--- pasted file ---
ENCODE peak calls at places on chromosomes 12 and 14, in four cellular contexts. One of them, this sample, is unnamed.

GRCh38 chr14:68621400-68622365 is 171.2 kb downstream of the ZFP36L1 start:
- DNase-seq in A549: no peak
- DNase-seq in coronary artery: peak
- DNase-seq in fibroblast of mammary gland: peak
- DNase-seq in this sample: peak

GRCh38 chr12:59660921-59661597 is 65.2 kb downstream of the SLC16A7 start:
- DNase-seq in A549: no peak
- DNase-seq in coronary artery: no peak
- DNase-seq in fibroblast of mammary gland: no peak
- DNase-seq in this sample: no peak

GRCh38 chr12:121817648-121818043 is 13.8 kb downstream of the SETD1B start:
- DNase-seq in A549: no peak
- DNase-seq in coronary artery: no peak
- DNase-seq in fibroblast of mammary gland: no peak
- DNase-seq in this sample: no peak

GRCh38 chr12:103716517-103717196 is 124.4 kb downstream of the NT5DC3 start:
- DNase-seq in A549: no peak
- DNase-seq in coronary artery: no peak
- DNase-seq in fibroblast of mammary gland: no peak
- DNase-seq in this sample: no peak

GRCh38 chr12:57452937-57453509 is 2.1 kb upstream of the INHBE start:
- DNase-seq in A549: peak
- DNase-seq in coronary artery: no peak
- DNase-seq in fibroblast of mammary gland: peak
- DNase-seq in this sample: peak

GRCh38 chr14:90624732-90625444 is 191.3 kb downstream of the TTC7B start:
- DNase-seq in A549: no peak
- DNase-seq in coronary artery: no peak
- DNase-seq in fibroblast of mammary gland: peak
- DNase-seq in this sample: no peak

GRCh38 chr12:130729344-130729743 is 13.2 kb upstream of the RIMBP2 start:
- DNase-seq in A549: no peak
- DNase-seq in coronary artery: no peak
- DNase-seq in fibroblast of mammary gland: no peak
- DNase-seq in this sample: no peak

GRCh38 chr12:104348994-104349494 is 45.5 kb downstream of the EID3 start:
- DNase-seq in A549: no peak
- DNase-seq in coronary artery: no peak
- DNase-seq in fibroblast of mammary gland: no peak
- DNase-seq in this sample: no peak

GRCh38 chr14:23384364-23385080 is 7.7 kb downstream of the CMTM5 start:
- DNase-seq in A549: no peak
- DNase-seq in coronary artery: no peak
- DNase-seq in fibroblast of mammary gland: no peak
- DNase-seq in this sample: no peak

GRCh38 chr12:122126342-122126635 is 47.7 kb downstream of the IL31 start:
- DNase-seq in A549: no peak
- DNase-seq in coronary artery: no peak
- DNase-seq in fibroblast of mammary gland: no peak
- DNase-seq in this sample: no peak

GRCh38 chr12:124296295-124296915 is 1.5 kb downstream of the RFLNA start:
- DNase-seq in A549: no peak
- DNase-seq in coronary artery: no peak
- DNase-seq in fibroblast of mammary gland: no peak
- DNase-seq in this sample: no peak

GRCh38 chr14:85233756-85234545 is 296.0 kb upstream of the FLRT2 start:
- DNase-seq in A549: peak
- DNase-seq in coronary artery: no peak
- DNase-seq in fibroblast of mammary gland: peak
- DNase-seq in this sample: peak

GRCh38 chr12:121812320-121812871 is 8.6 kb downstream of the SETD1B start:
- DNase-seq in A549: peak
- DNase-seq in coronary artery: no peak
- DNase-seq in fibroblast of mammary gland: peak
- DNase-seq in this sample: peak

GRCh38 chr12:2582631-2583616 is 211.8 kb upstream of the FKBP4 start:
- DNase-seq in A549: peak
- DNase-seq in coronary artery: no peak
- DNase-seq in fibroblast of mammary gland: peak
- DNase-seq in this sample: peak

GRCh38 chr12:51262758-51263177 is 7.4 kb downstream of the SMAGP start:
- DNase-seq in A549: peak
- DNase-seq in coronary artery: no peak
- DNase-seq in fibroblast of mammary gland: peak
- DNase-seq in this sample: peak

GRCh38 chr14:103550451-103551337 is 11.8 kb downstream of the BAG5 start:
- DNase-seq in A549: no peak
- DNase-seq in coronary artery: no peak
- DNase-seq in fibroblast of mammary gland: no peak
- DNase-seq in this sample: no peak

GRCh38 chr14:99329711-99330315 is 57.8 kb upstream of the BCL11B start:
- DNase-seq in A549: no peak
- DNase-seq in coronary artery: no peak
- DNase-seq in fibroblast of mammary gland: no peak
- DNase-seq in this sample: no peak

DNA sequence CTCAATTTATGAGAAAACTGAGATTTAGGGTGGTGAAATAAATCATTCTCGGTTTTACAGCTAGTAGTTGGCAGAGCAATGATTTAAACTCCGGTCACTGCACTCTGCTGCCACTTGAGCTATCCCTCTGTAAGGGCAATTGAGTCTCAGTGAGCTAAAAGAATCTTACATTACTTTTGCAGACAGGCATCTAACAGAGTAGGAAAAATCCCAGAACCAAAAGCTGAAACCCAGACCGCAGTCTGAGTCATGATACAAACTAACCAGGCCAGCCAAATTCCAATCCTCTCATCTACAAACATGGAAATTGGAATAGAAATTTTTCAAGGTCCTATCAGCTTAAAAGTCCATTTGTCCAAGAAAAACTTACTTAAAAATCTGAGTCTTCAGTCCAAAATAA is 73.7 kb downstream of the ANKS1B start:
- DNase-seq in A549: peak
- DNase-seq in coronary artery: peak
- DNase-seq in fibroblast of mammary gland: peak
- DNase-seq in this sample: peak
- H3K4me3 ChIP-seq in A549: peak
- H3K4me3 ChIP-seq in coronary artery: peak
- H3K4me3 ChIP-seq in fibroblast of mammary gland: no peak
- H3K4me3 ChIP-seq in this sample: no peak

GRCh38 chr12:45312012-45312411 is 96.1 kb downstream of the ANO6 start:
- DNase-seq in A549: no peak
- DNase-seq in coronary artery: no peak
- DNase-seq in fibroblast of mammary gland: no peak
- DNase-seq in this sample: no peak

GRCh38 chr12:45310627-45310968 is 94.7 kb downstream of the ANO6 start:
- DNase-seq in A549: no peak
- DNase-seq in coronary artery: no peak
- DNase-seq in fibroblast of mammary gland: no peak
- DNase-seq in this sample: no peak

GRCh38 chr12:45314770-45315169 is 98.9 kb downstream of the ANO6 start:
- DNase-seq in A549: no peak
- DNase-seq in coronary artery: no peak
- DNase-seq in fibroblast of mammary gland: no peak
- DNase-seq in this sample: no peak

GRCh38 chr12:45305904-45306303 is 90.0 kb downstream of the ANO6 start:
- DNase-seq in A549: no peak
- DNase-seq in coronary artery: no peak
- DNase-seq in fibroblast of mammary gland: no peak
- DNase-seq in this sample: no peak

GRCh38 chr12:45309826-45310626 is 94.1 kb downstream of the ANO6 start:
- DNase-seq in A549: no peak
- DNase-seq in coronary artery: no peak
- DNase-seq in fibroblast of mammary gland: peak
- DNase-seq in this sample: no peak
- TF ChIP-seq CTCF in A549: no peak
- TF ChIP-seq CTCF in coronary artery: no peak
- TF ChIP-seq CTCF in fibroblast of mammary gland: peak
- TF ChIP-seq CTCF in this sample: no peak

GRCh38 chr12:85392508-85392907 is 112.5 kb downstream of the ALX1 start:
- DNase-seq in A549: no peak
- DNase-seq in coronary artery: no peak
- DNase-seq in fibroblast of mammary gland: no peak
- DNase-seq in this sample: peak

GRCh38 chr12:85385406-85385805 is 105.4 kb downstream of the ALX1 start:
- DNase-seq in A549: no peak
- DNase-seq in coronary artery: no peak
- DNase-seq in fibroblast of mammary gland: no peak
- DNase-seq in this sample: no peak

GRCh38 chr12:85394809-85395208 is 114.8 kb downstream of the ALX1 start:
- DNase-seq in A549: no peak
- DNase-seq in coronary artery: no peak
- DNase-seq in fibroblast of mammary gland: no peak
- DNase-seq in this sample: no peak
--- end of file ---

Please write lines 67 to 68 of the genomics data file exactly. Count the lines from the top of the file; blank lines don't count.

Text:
GRCh38 chr12:2582631-2583616 is 211.8 kb upstream of the FKBP4 start:
- DNase-seq in A549: peak